Want to buy a beauty salon? Answer these 5 questions first.

Posted On: 12/01/2016 / By:
Buying A Business

questions to ask when buying a beauty salonThe beauty industry is notoriously known for remaining a healthy business market regardless of economic factors. The industry is driven largely by consumers’ desires to cater to themselves, a trend that is likely to never go out of style. Because of the ever-growing revenue and opportunity that the beauty industry offers, considering purchasing your own beauty salon may sound appealing. Before you take the plunge into buying a beauty salon, make sure you consider these five questions to help you understand if it is a wise investment.

1. Are you interested in buying a beauty salon that is franchised or independently owned?

There are benefits and drawbacks to purchasing either type of salon, but this point must be addressed first. If you are comfortable taking over a beauty salon entirely and handling 100% of the responsibility, then investing in an independent salon will fit those needs. However, if you are new to the industry and would like a little more guidance along the way, purchasing a franchised salon may sound more appealing. Once you decide how much independence you want in your investment, then you can move on to other considerations.

2. What is the true value of the salon?

This involves cracking open the books and looking into the financial history of the beauty salon. In other words, you want to make sure you are investing in a healthy business that has promising signs of future growth. Be sure to take note of the condition of the building and equipment during this process as well. If structural or cosmetic improvements need to be made, these costs need to be factored into your budget, too. To get the best valuation of a business, consider enlisting professional help.

3. How will external factors influence the success of the salon?

Consider whether or not the beauty salon is currently profitable and how you can continue or improve its success. A commonly influential factor to take note of beyond the business itself is the location. Is there new construction taking place within the vicinity of the salon? How successful are other businesses in the area? The location can tell you a lot about whether or not your business will attract or drive away new clients. The beauty industry is driven solely by customer service, so ensuring the elements are in your favor is crucial.

4. Will the current staff remain?

It’s no secret that a beauty salon is only successful with a great staff. Along with the business itself, consider if the current staff will remain at the salon, and thus under your supervision. Taking steps to ensure a smooth transition of management is vital to a profitable future. Be sure to also consider a non-compete agreement with the current salon owner as well. Clients often remain loyal to their usual stylists, so taking steps to maintain the current clientele could make or break your initial success.

5. What’s your plan for the future?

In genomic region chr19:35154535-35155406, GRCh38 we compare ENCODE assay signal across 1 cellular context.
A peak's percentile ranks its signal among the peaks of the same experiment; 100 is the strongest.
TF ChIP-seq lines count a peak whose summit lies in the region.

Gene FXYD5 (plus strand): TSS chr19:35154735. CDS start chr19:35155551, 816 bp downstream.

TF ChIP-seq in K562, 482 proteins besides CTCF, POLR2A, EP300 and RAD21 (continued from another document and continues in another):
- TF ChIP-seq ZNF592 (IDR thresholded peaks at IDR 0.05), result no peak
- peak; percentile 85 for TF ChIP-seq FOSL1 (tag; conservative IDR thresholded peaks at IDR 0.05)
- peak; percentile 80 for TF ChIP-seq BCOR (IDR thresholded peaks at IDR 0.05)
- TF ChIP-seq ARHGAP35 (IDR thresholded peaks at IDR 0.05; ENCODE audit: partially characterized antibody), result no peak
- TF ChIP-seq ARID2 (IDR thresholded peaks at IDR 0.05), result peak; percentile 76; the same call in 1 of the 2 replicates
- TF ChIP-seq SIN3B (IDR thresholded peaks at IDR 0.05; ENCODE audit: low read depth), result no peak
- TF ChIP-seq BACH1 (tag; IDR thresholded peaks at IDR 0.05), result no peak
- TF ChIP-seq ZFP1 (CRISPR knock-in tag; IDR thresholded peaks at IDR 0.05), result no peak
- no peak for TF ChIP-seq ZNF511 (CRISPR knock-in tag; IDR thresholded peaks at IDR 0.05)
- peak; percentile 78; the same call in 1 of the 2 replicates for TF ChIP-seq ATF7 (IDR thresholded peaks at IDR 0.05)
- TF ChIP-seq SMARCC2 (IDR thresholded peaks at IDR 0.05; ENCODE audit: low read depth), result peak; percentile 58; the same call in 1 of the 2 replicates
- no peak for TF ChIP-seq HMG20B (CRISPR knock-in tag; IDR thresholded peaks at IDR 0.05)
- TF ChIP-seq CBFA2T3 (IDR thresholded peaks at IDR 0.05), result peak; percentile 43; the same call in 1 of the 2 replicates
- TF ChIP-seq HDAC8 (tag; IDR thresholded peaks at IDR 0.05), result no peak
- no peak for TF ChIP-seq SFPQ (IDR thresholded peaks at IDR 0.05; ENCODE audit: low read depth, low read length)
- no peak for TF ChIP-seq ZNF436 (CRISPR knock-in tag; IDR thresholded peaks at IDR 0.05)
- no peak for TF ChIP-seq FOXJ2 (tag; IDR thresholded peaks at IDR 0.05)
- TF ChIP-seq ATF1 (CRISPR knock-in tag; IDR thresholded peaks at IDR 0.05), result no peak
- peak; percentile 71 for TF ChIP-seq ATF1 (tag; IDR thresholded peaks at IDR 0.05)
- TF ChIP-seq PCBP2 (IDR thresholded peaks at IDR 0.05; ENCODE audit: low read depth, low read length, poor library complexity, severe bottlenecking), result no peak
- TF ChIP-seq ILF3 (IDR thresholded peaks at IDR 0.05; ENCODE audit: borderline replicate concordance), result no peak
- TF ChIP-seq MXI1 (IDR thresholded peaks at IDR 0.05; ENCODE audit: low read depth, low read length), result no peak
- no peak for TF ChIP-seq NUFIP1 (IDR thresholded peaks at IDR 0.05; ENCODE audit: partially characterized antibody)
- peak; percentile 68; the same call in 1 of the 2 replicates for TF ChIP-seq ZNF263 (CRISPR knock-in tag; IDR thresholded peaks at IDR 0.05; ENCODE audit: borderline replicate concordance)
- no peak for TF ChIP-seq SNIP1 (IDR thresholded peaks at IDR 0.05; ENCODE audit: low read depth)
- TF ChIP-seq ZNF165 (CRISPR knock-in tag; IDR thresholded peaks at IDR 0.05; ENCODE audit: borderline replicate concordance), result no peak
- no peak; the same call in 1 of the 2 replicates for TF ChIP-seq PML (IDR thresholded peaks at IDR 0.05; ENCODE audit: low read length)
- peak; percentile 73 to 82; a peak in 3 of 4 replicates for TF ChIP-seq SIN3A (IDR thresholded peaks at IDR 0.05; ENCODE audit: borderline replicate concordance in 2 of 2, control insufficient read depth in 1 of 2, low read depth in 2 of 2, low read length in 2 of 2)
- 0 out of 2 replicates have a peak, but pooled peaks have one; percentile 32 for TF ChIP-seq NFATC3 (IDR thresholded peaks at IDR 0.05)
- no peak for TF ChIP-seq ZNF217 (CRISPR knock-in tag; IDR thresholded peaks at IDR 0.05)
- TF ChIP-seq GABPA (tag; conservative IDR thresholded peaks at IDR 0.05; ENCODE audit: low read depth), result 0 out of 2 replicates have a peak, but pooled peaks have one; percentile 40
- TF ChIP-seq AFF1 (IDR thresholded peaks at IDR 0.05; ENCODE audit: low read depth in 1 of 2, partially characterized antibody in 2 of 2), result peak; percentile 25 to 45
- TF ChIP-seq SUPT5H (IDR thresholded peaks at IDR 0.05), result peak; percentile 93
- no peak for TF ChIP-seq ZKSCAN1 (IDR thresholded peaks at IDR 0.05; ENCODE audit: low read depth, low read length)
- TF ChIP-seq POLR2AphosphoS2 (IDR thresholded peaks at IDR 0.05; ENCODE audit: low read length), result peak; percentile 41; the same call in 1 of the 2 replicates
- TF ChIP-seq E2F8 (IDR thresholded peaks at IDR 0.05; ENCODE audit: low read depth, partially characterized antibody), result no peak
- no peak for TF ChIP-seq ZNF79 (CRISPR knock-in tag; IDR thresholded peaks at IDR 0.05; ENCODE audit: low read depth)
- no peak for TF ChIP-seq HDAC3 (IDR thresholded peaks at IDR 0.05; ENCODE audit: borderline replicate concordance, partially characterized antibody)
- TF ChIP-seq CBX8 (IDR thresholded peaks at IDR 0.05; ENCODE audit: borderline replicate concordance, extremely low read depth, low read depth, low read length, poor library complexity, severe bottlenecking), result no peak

Though you’re in the initial stages of acquiring a new business, it never hurts to plan ahead. Unforeseeable circumstances may affect your ownership, and having some sort of plan will make the transition go smoothly. Consider how developing an exit strategy now can map out your options for a potential sale or transfer of ownership here.

If you are interested in buying a beauty salon and would like assistance in the process, enlist the help of a Sunbelt Business Broker! Our professional brokers have the experience and knowledge to help you successfully purchase your next business.

John Davies

After obtaining his MBA, John began his career at PriceWaterhouseCoopers, the international accounting and consulting firm, and subsequently joined Progressive Corporation, a large U.S. based insurance company. John was a Division President at Progressive and subsequently became the CEO of a New York based private equity investment company. In 2001, he founded MMI as a platform investment company and MMI has subsequently acquired 10 additional companies. John is also the founder and co-owner of MMI Capital Partners and SFI Investments, LLC, a registered broker dealer.

John’s professional credentials include being a Certified Public Accountant (CPA), Certified Business Intermediary (CBI), Series 7-General Securities Representative, Series 24-General Securities Principal, Series 63-Registered Representative and Series 79-Investment Banking Representative, Chartered Financial Consultant (ChFC), Chartered Life Underwriter (CLU) and Chartered Property and Casualty Underwriter (CPCU). He is a frequent speaker on various business topics and served as the subject matter expert for the writing of “Selling Your Business For Dummies,” a Wiley Press publication.

John and his family live in Cleveland, Ohio and are actively involved in the community. He currently serves on the Board of the Rock and Roll Hall of Fame, the Cleveland International Film Festival, The First Tee and Jump Start.

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